Breakthrough infections don’t mean the vaccine has failed, but that misperception is hard to combat, he said.
“We have to change our message to be true to what it does, which prevents serious illness, hospitalization, and death,” Sloan said. “This virus is sneaky and it keeps popping up everywhere. We just need to be realistic about it.”
Problems include unwarranted hesitation in quickly prescribing the antiviral drug Paxlovid to the elderly; this resulted in five major medical societies holding a web-based training session for doctors: “Vax & Pax: How to Keep Your Patients Safe This Winter.”
Relaxation of restrictions, broader immunity in the general population, and mixed messages about whether the epidemic was over softened the sense of threat young adults felt. This may be a welcome development for many, but this attitude has infiltrated nursing homes in disturbing ways.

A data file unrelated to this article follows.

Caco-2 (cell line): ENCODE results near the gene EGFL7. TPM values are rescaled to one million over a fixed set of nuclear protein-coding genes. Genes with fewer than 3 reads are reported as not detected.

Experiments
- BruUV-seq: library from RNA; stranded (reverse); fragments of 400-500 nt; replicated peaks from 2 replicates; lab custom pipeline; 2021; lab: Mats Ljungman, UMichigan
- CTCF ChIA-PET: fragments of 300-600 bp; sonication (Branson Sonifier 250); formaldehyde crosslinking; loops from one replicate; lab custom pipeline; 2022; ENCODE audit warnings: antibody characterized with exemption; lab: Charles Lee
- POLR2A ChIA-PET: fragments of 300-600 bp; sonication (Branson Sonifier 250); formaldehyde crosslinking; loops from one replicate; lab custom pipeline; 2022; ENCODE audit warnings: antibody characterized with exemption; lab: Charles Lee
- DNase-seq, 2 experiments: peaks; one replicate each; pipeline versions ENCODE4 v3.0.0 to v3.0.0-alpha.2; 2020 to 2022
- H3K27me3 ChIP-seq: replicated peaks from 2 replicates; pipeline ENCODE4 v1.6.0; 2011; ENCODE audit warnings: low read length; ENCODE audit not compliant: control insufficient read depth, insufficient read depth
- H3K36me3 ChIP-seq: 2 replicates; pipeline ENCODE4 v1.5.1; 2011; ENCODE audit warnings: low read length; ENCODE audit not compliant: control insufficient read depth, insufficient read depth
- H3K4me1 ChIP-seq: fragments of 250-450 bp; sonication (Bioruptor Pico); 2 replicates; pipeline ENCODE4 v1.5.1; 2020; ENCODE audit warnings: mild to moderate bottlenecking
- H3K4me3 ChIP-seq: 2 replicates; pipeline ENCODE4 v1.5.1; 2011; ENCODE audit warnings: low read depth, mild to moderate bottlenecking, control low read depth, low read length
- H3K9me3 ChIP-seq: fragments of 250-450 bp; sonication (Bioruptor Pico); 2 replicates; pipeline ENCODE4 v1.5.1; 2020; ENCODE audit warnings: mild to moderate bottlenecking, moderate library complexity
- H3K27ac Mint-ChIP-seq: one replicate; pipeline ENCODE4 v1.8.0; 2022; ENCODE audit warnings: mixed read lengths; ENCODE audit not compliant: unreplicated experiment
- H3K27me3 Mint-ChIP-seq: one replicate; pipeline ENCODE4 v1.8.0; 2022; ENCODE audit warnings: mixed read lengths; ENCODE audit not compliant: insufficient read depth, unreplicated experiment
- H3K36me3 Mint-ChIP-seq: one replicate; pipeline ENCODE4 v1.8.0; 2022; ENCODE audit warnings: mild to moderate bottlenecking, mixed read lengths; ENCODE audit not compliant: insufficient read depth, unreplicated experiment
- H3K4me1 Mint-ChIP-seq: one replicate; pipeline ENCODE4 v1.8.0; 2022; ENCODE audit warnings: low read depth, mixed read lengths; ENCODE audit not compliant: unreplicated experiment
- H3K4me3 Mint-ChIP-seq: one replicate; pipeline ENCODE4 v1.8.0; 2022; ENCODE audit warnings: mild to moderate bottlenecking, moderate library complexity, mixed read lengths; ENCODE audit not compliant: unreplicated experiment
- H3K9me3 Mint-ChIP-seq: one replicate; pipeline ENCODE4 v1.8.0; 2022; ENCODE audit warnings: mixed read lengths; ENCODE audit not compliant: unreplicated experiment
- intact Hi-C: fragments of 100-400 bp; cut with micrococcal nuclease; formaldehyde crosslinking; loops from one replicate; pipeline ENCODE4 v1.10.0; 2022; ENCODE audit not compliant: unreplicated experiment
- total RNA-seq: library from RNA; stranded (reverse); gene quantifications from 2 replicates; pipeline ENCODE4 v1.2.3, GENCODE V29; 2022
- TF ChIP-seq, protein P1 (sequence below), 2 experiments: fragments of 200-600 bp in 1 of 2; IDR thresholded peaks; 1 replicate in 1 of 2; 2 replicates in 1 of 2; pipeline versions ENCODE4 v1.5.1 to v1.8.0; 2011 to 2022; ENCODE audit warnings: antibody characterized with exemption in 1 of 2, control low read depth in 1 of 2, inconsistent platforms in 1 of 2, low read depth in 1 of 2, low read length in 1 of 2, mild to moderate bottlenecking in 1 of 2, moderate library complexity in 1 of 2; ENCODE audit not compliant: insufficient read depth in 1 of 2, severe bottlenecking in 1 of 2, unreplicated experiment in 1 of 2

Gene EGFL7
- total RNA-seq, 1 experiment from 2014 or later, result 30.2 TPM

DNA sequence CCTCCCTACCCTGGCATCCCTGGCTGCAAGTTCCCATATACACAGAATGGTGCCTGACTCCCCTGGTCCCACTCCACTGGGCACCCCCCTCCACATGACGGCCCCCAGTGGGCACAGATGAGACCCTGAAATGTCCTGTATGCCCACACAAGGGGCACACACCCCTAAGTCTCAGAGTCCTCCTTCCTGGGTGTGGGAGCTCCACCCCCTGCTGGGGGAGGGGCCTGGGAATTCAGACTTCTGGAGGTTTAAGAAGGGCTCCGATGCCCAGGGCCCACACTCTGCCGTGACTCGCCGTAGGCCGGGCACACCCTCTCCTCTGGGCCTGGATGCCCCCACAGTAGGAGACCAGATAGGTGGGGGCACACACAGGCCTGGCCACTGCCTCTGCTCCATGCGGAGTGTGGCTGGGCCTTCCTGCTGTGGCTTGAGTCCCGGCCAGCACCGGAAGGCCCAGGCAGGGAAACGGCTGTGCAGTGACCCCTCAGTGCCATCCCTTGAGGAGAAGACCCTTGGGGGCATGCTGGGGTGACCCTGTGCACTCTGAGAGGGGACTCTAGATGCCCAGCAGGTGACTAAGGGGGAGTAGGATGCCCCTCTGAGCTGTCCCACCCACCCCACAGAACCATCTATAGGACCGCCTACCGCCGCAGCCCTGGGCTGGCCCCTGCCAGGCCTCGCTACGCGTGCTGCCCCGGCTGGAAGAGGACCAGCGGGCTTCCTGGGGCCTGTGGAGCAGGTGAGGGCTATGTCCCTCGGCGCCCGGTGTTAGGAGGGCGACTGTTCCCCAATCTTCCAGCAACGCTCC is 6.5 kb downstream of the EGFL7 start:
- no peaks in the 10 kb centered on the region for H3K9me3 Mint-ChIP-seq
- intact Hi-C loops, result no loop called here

Nursing home leaders say it’s becoming more difficult to get family approval to vaccinate nursing home residents. Some residents who can give their consent are turning down vaccinations. Only 23% of nursing home staff know about up-to-date COVID-19 vaccines.
Cissy Sanders of Austin, Texas, faced many obstacles while trying to get support for her 73-year-old mother, who was in a nursing home. No support clinics were planned. The facility told him they couldn’t find a vaccine, she said. So she made plans to take her mom to Walgreens later this month.
“I am concerned about the increase in hospitalizations and deaths among the elderly and the lack of urgency in vaccinating residents and staff at my mother’s nursing home,” she said in recent support.